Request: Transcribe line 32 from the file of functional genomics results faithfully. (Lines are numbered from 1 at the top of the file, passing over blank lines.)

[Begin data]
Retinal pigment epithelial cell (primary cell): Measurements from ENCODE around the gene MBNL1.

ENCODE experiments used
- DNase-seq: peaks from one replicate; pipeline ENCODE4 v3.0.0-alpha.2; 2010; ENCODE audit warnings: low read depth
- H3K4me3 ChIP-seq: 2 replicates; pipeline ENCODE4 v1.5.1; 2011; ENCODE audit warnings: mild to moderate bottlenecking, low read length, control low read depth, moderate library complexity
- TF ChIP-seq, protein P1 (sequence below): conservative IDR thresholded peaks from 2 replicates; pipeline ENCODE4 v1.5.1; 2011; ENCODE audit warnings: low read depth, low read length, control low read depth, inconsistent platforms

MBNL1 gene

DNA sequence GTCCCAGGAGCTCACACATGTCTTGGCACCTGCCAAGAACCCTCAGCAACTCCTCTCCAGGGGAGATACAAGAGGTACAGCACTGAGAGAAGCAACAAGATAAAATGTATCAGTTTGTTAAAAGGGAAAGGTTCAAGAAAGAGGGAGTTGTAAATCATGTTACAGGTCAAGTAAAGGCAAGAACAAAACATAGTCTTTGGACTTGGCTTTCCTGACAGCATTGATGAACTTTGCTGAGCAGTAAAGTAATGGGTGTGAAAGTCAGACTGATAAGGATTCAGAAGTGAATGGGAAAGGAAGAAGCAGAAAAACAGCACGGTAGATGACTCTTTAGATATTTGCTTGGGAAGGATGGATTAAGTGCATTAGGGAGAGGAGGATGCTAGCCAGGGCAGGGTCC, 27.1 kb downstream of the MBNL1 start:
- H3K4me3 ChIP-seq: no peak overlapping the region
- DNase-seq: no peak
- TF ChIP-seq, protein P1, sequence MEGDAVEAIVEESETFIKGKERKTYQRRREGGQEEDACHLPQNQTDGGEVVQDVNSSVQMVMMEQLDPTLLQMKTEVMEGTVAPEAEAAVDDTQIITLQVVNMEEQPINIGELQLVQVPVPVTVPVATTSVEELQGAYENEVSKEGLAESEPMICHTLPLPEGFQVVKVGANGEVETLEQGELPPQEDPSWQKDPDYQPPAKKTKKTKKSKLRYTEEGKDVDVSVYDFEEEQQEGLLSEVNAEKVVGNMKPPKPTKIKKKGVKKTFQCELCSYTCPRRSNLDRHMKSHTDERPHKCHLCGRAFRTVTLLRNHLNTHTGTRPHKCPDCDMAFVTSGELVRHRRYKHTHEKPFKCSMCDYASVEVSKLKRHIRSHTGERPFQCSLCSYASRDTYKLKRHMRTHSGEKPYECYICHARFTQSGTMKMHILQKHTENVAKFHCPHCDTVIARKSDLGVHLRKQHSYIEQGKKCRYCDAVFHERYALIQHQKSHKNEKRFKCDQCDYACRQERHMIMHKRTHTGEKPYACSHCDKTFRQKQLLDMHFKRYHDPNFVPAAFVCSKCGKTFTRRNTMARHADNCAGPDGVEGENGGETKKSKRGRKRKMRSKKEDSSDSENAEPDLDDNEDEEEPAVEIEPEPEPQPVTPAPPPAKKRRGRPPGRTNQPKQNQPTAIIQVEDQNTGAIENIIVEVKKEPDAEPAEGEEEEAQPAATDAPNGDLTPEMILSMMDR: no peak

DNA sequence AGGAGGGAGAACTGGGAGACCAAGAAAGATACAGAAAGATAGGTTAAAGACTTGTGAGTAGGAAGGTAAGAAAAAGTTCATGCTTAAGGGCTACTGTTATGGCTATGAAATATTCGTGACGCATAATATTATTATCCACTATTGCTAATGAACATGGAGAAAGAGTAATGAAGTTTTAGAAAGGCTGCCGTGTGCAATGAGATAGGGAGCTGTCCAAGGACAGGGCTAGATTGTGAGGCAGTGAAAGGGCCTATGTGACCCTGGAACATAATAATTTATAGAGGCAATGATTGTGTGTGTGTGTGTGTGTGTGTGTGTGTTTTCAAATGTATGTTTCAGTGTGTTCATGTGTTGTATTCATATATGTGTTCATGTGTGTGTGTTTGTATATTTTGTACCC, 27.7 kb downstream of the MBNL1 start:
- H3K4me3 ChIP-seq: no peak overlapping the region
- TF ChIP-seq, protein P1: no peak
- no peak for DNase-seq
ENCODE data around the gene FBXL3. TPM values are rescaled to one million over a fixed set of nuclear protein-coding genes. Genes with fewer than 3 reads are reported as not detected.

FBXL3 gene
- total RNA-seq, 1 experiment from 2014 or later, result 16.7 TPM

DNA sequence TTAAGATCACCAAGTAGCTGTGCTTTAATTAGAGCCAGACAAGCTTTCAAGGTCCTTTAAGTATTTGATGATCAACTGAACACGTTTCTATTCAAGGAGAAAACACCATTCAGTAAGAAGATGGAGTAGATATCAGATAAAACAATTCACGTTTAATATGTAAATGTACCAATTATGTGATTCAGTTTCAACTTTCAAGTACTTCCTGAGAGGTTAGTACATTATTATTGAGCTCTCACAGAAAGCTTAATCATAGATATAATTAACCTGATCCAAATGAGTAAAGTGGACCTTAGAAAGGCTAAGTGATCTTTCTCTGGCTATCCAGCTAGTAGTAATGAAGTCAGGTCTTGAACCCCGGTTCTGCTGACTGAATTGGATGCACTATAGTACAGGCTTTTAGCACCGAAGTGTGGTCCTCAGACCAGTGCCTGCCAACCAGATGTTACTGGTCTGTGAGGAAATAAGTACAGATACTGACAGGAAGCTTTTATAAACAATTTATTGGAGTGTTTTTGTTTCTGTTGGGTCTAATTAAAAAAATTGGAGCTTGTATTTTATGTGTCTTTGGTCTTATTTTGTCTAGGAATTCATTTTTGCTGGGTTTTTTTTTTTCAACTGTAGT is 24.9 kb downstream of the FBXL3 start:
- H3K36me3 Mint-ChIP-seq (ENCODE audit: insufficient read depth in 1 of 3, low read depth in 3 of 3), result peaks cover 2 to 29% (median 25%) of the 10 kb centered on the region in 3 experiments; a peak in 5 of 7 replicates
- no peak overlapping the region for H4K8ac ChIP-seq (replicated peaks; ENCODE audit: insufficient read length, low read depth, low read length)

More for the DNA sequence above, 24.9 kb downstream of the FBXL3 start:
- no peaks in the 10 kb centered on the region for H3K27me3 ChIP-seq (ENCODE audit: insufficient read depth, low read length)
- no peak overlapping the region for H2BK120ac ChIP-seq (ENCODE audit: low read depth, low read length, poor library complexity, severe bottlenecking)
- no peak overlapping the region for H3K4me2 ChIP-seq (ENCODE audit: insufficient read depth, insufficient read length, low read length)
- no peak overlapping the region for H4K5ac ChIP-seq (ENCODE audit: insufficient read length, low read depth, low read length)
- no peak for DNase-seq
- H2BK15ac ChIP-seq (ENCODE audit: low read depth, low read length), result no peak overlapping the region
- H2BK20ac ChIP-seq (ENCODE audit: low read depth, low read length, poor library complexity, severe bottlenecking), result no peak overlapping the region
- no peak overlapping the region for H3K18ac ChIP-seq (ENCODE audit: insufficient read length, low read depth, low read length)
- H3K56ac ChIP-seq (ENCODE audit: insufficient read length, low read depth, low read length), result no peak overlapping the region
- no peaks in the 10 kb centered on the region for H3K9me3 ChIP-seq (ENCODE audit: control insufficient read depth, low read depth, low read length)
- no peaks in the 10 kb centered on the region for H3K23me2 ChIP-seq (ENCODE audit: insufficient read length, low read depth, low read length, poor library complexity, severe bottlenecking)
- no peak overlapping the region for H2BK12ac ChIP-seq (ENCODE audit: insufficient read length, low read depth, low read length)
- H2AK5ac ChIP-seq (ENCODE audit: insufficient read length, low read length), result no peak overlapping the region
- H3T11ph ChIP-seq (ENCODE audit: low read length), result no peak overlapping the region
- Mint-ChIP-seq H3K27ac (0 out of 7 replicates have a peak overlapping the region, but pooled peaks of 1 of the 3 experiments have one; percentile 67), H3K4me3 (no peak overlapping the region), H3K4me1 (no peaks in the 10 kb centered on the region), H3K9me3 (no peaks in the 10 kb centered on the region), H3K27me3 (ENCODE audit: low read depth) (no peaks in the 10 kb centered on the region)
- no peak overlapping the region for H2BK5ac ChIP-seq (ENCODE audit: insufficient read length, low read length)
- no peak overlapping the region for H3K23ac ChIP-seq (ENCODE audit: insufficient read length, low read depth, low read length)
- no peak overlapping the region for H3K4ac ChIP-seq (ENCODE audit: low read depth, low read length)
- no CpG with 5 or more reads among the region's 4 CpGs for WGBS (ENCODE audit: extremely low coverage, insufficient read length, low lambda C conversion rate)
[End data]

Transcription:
- no peaks in the 10 kb centered on the region for H3K23me2 ChIP-seq (ENCODE audit: insufficient read length, low read depth, low read length, poor library complexity, severe bottlenecking)